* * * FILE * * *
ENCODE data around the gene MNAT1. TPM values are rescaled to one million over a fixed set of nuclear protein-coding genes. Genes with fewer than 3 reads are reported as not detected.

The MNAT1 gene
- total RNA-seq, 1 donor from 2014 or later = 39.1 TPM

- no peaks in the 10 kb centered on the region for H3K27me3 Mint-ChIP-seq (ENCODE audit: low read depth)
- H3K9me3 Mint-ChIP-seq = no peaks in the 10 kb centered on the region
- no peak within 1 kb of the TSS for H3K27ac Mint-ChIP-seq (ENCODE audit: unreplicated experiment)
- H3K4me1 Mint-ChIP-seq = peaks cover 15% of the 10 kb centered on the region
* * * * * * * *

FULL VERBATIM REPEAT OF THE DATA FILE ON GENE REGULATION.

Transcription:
ENCODE data around the gene MNAT1. TPM values are rescaled to one million over a fixed set of nuclear protein-coding genes. Genes with fewer than 3 reads are reported as not detected.

The MNAT1 gene
- total RNA-seq, 1 donor from 2014 or later = 39.1 TPM

- no peaks in the 10 kb centered on the region for H3K27me3 Mint-ChIP-seq (ENCODE audit: low read depth)
- H3K9me3 Mint-ChIP-seq = no peaks in the 10 kb centered on the region
- no peak within 1 kb of the TSS for H3K27ac Mint-ChIP-seq (ENCODE audit: unreplicated experiment)
- H3K4me1 Mint-ChIP-seq = peaks cover 15% of the 10 kb centered on the region